If you or the lucky person for whom you are buying The Crime Book, are looking for an in-depth examination of a crime then this is not the book for you. By its very nature, The Crime Book provides you with a 10-minute or so read for each offense. However, this is also a strength.
As a true crime addict myself, I found it an interesting read to dip into. I was able to discover new criminals and crimes to investigate further. For example, I am now looking further into Liu Pengli and his crimes.
There is another advantage to the short and sweet format. When I came across a crime with which I was familiar, and had no desire to read about- for example, the murder of James Bulger- I didn’t feel like I had missed a whole chunk of the book.
On balance, would I recommend The Crime Book?
That would be a yes. Without reservation. Just don’t blame me if you end up being sucked down the rabbit hole of a new-to-you true crime.
Dorling Kindersley: Unsolved Murders
With so many books on the market, focussing on unsolved murders, do we need another? This is the question I asked myself when I opened up Unsolved Murders. The book, not surprisingly, focusses on some of the most infamous and perplexing unsolved murders from the last one hundred years.
However, unlike some other unsolved murder books, Unsolved Murders does not dwell on graphic descriptions of crime scenes or the injuries to the victims. Instead, the book describes the murder scenes with a 1950’s FBI “Just The Fact’s” manner. This approach provides enough information to explain the “who, what, where, when, and how” of the murder.s. Meanwhile, we are spared any unnecessary graphic details.
This is an important point when you have kids in the house. I know our kids are apt to may pick up any books they see on the shelf or look over my shoulder when I’m reading. Thankfully there isn’t a single image that I would be concerned about my kiddos seeing. As a result, I didn’t have to read it while performing an excellent impression of a meerkat on the lookout for imminent danger.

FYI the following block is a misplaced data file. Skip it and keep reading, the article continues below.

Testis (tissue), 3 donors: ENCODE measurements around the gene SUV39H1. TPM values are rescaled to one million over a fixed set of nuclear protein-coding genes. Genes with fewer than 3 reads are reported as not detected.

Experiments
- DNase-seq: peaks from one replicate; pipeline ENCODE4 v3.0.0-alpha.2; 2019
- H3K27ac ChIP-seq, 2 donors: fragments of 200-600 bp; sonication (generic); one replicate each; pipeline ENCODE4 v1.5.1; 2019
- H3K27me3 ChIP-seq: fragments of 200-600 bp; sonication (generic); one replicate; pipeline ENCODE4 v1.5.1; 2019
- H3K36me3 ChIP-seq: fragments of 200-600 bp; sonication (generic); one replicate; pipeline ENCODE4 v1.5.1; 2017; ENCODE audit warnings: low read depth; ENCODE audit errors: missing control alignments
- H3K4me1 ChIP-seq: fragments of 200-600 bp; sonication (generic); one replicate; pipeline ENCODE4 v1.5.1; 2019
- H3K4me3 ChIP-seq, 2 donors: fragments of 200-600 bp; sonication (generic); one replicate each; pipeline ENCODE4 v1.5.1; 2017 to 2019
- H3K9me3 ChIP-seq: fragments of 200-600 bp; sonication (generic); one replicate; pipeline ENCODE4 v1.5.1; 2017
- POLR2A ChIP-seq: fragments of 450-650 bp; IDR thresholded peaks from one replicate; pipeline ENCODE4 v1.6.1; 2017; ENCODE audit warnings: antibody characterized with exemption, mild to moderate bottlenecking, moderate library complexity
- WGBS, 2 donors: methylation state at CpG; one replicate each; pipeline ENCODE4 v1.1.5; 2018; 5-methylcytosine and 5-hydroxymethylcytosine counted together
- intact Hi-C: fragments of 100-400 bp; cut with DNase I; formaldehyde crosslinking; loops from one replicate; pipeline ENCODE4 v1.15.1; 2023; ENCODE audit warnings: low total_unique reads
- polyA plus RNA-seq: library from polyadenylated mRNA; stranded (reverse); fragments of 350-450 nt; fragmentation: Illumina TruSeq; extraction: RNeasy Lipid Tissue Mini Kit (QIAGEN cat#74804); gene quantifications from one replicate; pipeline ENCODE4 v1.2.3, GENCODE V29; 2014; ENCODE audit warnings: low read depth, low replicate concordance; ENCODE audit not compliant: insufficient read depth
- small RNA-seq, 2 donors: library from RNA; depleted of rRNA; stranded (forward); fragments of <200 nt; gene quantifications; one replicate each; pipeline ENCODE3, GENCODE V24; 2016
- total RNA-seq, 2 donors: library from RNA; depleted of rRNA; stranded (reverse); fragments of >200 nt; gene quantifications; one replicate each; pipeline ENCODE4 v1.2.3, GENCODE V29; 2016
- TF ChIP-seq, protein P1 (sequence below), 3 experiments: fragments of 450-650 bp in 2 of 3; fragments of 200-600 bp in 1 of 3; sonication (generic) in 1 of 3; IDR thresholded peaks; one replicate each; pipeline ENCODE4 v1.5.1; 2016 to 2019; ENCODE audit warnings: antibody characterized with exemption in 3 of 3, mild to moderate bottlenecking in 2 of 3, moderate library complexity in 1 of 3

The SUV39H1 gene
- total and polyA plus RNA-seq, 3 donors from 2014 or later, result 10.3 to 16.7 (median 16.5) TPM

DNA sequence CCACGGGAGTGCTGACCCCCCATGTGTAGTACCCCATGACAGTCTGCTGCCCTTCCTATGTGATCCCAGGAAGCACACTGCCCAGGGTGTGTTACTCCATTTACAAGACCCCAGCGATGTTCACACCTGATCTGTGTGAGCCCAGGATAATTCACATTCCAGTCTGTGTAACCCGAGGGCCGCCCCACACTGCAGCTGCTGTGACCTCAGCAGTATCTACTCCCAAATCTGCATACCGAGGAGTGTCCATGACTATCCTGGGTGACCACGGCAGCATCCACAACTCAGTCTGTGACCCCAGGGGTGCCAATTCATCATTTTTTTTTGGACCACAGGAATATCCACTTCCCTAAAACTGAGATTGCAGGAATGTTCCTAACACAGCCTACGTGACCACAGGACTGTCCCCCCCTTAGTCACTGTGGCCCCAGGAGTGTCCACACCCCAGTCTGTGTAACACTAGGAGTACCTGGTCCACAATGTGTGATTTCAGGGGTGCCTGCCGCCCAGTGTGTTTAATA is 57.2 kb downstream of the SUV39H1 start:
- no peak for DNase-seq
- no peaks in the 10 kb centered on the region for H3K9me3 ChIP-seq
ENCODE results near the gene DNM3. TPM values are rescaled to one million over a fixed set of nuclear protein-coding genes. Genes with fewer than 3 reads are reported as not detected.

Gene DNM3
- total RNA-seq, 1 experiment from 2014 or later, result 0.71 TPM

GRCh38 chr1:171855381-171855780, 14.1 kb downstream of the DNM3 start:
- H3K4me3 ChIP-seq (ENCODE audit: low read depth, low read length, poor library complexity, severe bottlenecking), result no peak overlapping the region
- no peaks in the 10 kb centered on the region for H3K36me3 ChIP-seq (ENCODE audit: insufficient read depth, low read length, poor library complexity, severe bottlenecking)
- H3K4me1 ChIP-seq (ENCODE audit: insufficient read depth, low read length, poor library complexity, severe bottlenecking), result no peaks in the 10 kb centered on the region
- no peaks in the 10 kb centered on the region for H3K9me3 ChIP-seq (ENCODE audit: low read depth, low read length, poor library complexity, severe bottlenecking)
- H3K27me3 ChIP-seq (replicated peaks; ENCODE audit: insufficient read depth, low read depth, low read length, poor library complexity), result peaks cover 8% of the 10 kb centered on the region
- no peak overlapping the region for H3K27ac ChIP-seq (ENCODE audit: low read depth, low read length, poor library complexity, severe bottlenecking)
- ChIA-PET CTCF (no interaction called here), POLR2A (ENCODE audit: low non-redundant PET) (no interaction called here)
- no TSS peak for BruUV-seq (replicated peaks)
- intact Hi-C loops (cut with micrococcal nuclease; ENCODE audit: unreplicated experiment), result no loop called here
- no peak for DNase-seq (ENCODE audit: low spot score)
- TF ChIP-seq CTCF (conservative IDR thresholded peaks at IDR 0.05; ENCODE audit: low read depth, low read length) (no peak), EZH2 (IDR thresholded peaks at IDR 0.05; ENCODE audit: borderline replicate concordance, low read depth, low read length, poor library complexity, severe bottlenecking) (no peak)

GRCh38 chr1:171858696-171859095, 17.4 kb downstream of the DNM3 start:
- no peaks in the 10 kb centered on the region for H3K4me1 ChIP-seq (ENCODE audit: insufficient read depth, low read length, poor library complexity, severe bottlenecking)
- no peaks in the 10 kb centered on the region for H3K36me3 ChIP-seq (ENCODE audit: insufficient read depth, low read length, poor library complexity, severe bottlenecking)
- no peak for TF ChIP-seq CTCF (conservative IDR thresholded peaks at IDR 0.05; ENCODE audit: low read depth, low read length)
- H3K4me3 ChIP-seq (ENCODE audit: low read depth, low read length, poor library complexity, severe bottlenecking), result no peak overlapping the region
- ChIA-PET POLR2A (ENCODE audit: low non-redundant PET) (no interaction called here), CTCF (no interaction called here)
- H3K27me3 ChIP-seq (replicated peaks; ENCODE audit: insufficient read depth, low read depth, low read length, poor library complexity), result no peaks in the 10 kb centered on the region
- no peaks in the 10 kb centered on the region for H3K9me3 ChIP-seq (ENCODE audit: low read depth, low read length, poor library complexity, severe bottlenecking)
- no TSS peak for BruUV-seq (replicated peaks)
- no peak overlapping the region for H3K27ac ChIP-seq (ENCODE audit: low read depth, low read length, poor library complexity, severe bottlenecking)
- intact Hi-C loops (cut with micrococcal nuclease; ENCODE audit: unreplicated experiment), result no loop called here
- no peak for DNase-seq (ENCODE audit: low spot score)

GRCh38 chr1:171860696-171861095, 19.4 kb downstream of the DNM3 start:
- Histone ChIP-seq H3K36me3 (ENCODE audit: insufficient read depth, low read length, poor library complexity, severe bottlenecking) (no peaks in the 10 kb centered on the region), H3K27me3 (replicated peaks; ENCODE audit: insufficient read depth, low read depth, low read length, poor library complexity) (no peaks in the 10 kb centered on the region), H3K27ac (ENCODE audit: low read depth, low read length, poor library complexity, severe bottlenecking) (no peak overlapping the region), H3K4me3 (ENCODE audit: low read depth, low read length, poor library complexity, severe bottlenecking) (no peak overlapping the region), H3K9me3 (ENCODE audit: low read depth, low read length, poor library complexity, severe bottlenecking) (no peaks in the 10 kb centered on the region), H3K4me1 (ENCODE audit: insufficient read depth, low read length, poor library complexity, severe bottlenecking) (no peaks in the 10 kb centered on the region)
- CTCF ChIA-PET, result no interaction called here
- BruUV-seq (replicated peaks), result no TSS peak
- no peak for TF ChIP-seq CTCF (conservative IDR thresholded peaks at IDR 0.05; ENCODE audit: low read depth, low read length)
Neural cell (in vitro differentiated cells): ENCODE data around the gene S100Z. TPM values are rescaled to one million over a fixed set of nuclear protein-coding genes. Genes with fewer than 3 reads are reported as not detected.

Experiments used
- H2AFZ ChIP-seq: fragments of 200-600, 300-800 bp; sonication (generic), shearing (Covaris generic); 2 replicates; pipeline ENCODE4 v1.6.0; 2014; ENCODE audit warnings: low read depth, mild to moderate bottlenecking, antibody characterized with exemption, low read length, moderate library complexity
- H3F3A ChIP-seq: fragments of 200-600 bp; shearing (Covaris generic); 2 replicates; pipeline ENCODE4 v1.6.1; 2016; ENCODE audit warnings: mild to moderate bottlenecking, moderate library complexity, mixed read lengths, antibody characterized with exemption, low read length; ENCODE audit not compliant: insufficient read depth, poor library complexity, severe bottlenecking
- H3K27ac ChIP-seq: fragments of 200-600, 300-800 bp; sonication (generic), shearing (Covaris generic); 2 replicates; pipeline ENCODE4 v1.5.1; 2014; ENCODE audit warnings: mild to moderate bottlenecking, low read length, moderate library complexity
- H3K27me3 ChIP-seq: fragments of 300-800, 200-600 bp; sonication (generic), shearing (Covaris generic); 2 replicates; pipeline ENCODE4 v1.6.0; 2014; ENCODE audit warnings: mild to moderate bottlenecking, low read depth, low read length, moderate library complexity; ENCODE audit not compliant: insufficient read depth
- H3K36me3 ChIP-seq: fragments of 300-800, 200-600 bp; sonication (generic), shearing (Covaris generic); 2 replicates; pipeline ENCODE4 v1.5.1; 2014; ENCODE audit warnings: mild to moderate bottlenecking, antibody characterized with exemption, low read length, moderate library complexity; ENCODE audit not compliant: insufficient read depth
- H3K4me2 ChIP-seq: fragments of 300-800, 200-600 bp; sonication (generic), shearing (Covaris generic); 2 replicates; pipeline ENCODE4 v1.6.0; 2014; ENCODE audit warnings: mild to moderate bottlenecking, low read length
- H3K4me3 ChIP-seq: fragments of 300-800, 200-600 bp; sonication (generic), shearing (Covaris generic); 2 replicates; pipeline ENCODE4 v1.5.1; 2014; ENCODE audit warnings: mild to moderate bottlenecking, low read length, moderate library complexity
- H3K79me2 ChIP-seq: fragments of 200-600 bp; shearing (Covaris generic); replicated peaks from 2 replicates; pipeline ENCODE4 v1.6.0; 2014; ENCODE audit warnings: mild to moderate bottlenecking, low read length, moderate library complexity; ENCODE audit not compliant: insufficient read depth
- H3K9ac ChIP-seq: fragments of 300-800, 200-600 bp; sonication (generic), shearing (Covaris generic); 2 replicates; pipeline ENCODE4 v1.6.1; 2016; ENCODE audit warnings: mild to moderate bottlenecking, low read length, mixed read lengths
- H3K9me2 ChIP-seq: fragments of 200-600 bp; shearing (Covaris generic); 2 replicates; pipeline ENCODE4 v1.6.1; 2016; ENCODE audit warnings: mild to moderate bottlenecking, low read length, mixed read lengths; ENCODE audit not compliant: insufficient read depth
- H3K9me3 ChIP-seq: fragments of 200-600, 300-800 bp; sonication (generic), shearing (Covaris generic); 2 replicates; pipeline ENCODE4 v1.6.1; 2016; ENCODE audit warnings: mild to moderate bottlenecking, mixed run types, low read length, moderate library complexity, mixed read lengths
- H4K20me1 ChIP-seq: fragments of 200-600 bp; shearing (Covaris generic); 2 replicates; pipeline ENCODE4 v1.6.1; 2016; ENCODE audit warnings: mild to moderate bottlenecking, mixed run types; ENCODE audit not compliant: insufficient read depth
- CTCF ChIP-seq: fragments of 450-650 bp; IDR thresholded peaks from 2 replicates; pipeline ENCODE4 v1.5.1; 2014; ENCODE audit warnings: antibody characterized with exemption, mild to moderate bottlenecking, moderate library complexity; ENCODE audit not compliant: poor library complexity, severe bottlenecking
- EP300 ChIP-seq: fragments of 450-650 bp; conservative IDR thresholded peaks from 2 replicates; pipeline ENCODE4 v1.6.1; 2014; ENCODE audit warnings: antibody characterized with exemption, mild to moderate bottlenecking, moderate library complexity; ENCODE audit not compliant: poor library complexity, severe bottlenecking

The bulk of each of the 20 “case-files” begins with a focus on the backgrounds and lives of the victims. Following this backgrounder, the book discusses the investigation and any potential suspects.
There is a pleasingly wide range of unsolved murders in the book. From the Villisca Ax Murders and the Zodiac Killer to The Tylenol murders and the drive-by shootings of Tupac Shakur and Biggie Smalls.
The only “cross-over” case you’ll see in Unsolved Murders and The Crime Book is The Black Dahlia. Although this case is in both books, the entries are different enough to warrant reading both.
Are you are a true crime newbie? If so, this is the perfect introduction to some of the most puzzling unsolved murders of the 20th & 21st centuries. Thankfully, this is a time frame that excludes Jack The Ripper. So we are spared an entry on Londons famous 19th Century serial killer.
But what if you already know a little bit about some of humanities darker side?
No problem. The variety of crimes in Unsolved Murders provides even the most seasoned true crime addict an insight into something new.
Go out and buy your copy of Unsolved Murders asap. The book doesn’t have any answers. However, just perhaps, this book will send you on a journey of exploration which ends with you solving one of these crimes.